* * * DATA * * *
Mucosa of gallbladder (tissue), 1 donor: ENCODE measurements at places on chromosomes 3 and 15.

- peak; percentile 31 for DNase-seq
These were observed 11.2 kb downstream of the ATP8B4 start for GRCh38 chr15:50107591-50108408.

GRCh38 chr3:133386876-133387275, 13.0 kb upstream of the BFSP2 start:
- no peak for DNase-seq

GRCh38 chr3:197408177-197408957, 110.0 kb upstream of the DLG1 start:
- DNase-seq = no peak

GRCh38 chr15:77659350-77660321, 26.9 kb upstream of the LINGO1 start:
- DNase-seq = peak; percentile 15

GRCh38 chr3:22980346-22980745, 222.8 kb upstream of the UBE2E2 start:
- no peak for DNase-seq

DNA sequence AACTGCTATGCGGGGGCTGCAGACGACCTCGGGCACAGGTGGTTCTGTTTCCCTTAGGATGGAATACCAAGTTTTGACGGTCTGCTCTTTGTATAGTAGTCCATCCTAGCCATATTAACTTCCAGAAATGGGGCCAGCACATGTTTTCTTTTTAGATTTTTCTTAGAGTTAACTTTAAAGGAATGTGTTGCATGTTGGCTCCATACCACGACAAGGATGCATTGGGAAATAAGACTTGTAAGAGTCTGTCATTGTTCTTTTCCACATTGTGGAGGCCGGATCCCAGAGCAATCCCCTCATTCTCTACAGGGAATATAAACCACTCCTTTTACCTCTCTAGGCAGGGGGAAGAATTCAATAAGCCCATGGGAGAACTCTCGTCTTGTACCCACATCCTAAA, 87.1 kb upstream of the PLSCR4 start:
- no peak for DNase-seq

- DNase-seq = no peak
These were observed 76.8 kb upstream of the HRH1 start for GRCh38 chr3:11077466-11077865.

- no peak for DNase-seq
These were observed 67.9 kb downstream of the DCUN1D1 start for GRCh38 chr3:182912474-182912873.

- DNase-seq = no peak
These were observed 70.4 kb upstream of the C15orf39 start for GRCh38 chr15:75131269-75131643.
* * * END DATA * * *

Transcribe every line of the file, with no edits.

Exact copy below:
Mucosa of gallbladder (tissue), 1 donor: ENCODE measurements at places on chromosomes 3 and 15.

- peak; percentile 31 for DNase-seq
These were observed 11.2 kb downstream of the ATP8B4 start for GRCh38 chr15:50107591-50108408.

GRCh38 chr3:133386876-133387275, 13.0 kb upstream of the BFSP2 start:
- no peak for DNase-seq

GRCh38 chr3:197408177-197408957, 110.0 kb upstream of the DLG1 start:
- DNase-seq = no peak

GRCh38 chr15:77659350-77660321, 26.9 kb upstream of the LINGO1 start:
- DNase-seq = peak; percentile 15

GRCh38 chr3:22980346-22980745, 222.8 kb upstream of the UBE2E2 start:
- no peak for DNase-seq

DNA sequence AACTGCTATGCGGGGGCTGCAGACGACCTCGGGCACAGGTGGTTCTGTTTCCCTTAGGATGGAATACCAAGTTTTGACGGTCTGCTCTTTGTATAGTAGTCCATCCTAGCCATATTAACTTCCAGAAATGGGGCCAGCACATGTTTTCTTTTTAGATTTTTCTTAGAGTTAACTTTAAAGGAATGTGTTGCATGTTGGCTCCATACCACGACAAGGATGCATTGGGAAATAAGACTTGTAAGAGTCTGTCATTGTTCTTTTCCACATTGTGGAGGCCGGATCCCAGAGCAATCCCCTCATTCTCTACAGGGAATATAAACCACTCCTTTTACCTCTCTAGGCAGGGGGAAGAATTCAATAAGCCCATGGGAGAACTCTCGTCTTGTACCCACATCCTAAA, 87.1 kb upstream of the PLSCR4 start:
- no peak for DNase-seq

- DNase-seq = no peak
These were observed 76.8 kb upstream of the HRH1 start for GRCh38 chr3:11077466-11077865.

- no peak for DNase-seq
These were observed 67.9 kb downstream of the DCUN1D1 start for GRCh38 chr3:182912474-182912873.

- DNase-seq = no peak
These were observed 70.4 kb upstream of the C15orf39 start for GRCh38 chr15:75131269-75131643.